(IV) Abraham, son of Ebenezer Mudge, was born in Hebron, June 16, 1728; died in Florida, New York, April 30, 1804. He removed to Sharon with his father, when about ten years old, and lived there until after he married. He was a farmer and millwright by occupation, and was engaged with his father and brothers, in the iron works, saw and gristmill. The last record of him in Sharon is under date of February 3, 1768, at which time he sold land in Sharon. He then removed to New Concord Village, town of Canaan, New York, then a part of what was called King's District. In 1795, when the town of Chatham was taken from Canaan, he became a resident of the latter town. Thence he removed to Florida, where he died. He married (first), January 26, 1753, at Sharon, Anna Gray, born November 18, 1729, died in Chatham Village, June 22, 1776. He married (second), June 16, 1777, widow Sarah Rexord of Chatham, died January 25, 1825. During the revolution he was one of the committee of safety, in Canaan, and took an active part. Children of first wife, the first six born in Sharon, the last in Canaan: Abraham, November 3, 1753, mentioned below; Anna, March 24, 1756; Dinah, September 6, 1759; Ebenezer, October 10, 1764; Sibyl, February 19, 1765; Jonathan, July 13, 1767; Lois, October 14, 1770.

(V) Abraham (2), son of Abraham (1) Mudge, was born in Sharon, November 3, 1753, died in Bainbridge, Chenango county, New York, June 27, 1833. He was a millwright and miller by occupation, and owned a saw and grist mill, in Chatham, New York. Here he lived until after the birth of his second child, when he removed to Florida, Montgomery county, New York, where four more of his children were born. He owned mills also in this town, and was a trader in partnership with __________ Cumings. Through the latter he lost most of his money and was obliged to seek work in another town. He worked for a time in a gristmill in the town of Otsego, and, in three years, had built mills on Oaks Creek, in that town, and purchased a farm. Again, through the wrong doing of others, he became homeless and removed to Sherburne, Chenango county, where he built a mill on the Chenango river, and became prosperous. After several years residence there he sold out, but, on account of the destruction of the mills by a freshet, failed to receive payment for them, and was left without property in his old age. He then applied for and received a pension for his services in the revolution, and removed to Bainbridge, where he died. He served through most of the war, and rose to the rank of sergeant. He enlisted when living in New Lebanon, then in Massachusetts, and drew his pension from that state. He married, May 3, 1779, Phebe, daughter of Benjamin and Elizabeth Valentine, born in Hempstead, Long Island, April 3, 1759, died in Nassau, New York, August 27, 1839. Children, the first two born in Chatham, the next four in Florida: Phebe, November 16, 1780; Charlotte, November 12, 1783; Anna, September 10, 1786; Isaac, June 4, 1788; Gray, March 21, 1790; Laura, September 9, 1791, married Richard Benjamin (see Benjamin 1).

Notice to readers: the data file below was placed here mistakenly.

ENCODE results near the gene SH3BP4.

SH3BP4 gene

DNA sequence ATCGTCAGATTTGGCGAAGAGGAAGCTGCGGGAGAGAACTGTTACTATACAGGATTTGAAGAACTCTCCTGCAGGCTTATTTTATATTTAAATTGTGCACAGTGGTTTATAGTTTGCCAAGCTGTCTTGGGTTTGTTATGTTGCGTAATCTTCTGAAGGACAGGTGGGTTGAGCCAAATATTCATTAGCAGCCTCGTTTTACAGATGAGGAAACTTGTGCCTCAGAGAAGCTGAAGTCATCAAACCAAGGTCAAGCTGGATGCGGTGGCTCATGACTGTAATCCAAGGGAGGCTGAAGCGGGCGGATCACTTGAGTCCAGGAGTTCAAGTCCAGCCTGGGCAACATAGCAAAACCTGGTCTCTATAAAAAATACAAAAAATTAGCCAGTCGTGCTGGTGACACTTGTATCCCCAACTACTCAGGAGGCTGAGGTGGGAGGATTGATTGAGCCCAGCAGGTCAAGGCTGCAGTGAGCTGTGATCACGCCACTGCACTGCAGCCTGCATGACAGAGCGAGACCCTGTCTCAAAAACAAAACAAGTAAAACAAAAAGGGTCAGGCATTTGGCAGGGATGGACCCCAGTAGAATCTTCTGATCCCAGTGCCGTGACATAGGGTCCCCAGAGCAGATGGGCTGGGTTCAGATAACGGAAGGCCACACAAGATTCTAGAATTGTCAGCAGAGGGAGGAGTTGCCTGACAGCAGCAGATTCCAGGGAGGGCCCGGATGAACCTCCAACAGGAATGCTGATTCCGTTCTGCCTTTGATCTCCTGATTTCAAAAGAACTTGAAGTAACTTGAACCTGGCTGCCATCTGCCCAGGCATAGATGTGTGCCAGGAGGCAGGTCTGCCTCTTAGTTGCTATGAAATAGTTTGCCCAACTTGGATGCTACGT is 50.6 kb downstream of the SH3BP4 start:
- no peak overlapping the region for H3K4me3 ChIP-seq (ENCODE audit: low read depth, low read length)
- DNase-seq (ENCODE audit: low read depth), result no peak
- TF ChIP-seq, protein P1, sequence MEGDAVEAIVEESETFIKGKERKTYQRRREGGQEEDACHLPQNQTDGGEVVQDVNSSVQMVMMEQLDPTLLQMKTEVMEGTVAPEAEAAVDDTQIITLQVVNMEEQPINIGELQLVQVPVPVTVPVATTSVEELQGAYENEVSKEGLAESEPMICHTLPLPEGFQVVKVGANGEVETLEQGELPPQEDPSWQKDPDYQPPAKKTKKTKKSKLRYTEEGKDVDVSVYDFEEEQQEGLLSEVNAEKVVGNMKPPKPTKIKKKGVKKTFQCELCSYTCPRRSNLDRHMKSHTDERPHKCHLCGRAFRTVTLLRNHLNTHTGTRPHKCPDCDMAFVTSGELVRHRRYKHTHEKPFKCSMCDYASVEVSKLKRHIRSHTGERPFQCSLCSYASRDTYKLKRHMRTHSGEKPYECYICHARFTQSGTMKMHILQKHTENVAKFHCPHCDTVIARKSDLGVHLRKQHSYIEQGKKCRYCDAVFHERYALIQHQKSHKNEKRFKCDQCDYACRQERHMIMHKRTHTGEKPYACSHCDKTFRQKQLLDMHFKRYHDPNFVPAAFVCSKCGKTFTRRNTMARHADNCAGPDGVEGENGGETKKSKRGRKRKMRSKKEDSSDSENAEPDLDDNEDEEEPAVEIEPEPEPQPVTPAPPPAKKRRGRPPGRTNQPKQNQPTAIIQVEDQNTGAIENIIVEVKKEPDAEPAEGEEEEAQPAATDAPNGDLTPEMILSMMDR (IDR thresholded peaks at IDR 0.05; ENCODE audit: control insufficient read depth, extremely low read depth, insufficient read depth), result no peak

Entry done by Mary Kreps

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Created 10 June 1999

LAST UPDATED: Saturday, 21-May-2011 13:58:34 MDT